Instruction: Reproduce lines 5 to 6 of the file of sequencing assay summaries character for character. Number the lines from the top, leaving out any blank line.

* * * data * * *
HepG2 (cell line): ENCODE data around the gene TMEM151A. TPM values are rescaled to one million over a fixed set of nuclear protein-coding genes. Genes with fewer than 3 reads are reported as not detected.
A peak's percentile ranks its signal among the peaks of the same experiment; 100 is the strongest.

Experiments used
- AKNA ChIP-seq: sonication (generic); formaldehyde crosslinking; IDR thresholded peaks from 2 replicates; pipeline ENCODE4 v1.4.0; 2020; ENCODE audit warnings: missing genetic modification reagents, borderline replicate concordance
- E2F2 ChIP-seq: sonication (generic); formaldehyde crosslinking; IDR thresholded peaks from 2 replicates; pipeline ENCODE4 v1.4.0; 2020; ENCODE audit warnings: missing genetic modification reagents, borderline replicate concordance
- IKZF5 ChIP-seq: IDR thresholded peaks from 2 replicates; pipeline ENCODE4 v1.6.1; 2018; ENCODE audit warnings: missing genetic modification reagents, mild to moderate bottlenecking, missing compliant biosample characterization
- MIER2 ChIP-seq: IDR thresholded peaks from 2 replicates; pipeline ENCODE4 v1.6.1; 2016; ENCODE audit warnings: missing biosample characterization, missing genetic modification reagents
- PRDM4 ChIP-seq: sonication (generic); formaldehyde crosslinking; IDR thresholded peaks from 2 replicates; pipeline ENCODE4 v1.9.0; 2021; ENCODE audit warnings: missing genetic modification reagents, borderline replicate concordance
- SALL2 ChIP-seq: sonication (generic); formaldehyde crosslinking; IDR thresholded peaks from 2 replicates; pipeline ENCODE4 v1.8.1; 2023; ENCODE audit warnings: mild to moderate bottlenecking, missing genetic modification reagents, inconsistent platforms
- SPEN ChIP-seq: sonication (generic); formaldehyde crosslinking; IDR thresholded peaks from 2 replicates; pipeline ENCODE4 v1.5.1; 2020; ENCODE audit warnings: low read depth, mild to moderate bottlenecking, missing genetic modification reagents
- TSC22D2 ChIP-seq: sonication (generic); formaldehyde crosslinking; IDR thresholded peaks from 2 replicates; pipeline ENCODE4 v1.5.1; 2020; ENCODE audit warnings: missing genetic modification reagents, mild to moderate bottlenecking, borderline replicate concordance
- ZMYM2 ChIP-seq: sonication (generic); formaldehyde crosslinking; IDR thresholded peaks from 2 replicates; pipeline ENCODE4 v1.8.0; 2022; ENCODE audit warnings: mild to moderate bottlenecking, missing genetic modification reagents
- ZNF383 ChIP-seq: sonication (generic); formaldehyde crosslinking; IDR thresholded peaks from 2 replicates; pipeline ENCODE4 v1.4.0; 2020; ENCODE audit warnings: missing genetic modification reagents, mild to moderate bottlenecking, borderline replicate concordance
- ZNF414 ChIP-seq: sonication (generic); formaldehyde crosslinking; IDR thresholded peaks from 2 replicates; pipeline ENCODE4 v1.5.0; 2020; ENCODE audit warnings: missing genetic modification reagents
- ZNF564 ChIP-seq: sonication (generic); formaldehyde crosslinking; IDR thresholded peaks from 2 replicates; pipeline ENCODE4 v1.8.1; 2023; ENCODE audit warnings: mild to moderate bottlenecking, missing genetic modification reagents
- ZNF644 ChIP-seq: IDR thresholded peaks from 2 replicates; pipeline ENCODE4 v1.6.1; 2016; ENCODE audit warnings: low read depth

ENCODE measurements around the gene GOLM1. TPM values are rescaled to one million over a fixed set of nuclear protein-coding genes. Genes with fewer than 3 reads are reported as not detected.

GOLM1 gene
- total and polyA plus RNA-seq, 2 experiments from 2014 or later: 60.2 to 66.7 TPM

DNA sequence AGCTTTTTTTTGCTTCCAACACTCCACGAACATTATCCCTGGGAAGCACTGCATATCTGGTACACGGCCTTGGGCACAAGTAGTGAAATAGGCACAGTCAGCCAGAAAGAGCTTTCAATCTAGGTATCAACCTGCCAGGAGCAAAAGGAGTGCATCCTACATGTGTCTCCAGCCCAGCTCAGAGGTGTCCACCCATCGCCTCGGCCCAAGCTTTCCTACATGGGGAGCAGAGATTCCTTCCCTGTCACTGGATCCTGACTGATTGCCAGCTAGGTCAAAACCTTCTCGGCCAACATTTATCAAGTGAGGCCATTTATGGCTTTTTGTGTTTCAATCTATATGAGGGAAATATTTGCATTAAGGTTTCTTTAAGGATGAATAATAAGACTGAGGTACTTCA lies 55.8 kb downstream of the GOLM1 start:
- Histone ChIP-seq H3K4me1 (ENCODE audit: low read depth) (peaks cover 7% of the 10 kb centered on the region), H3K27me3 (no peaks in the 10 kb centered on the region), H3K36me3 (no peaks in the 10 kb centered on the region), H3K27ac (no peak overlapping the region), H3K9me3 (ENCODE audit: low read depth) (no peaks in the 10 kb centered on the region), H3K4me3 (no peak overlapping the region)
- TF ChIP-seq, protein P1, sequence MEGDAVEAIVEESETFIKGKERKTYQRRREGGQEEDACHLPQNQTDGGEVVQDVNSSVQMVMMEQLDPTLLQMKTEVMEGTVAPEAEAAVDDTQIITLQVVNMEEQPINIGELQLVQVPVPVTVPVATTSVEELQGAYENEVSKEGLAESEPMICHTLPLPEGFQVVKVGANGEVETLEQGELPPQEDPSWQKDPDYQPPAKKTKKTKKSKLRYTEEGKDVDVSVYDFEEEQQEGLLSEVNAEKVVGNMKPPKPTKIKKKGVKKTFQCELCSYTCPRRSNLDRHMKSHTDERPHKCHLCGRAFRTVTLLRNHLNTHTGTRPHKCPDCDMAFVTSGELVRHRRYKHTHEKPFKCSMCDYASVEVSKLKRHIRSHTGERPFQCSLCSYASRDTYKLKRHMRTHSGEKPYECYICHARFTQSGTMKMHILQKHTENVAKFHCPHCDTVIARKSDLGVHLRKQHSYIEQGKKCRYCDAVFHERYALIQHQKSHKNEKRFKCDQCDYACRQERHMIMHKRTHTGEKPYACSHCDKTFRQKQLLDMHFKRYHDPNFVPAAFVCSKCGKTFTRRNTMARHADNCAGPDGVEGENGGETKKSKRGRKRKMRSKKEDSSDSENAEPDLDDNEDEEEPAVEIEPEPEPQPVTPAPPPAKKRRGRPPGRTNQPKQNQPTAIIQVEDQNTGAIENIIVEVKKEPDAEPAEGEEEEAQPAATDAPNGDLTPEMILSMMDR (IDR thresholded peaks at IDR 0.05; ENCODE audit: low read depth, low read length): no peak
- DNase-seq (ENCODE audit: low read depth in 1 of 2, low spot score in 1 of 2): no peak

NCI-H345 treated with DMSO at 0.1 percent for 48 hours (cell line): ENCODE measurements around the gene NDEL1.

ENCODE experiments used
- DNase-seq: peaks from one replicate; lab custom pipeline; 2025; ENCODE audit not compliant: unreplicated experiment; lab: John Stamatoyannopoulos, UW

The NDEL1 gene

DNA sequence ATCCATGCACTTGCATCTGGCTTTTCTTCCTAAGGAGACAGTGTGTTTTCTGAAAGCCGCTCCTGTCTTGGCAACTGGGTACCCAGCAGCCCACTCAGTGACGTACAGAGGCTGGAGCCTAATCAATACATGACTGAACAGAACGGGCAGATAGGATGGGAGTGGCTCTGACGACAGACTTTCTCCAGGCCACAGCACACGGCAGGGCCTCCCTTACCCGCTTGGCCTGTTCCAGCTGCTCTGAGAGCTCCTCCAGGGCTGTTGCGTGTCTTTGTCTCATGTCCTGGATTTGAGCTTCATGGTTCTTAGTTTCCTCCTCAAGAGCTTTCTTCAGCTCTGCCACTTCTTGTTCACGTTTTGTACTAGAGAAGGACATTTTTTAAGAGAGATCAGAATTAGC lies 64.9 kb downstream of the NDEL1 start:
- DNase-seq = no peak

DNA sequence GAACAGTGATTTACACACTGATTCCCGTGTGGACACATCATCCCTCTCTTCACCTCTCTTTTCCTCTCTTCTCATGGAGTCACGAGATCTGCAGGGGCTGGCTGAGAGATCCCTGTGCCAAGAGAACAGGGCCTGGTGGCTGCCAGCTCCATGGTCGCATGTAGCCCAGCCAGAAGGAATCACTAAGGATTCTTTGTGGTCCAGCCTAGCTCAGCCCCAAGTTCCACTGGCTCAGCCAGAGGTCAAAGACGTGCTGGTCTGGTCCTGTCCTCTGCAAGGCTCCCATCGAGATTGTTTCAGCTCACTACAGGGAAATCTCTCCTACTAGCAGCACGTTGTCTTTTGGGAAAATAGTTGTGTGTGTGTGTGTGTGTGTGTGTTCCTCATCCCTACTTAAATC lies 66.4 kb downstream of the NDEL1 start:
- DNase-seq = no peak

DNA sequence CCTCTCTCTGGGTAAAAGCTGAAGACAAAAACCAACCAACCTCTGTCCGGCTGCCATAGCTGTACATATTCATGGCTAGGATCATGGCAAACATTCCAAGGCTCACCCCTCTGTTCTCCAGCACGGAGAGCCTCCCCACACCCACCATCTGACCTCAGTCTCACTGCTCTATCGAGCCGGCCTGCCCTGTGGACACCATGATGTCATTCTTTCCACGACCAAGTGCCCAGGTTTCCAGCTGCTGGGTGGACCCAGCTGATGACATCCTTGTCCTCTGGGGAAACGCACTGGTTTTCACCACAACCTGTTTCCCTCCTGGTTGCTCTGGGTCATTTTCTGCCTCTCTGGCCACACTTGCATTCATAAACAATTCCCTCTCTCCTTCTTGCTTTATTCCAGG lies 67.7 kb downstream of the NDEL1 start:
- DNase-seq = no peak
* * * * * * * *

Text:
- E2F2 ChIP-seq: sonication (generic); formaldehyde crosslinking; IDR thresholded peaks from 2 replicates; pipeline ENCODE4 v1.4.0; 2020; ENCODE audit warnings: missing genetic modification reagents, borderline replicate concordance
- IKZF5 ChIP-seq: IDR thresholded peaks from 2 replicates; pipeline ENCODE4 v1.6.1; 2018; ENCODE audit warnings: missing genetic modification reagents, mild to moderate bottlenecking, missing compliant biosample characterization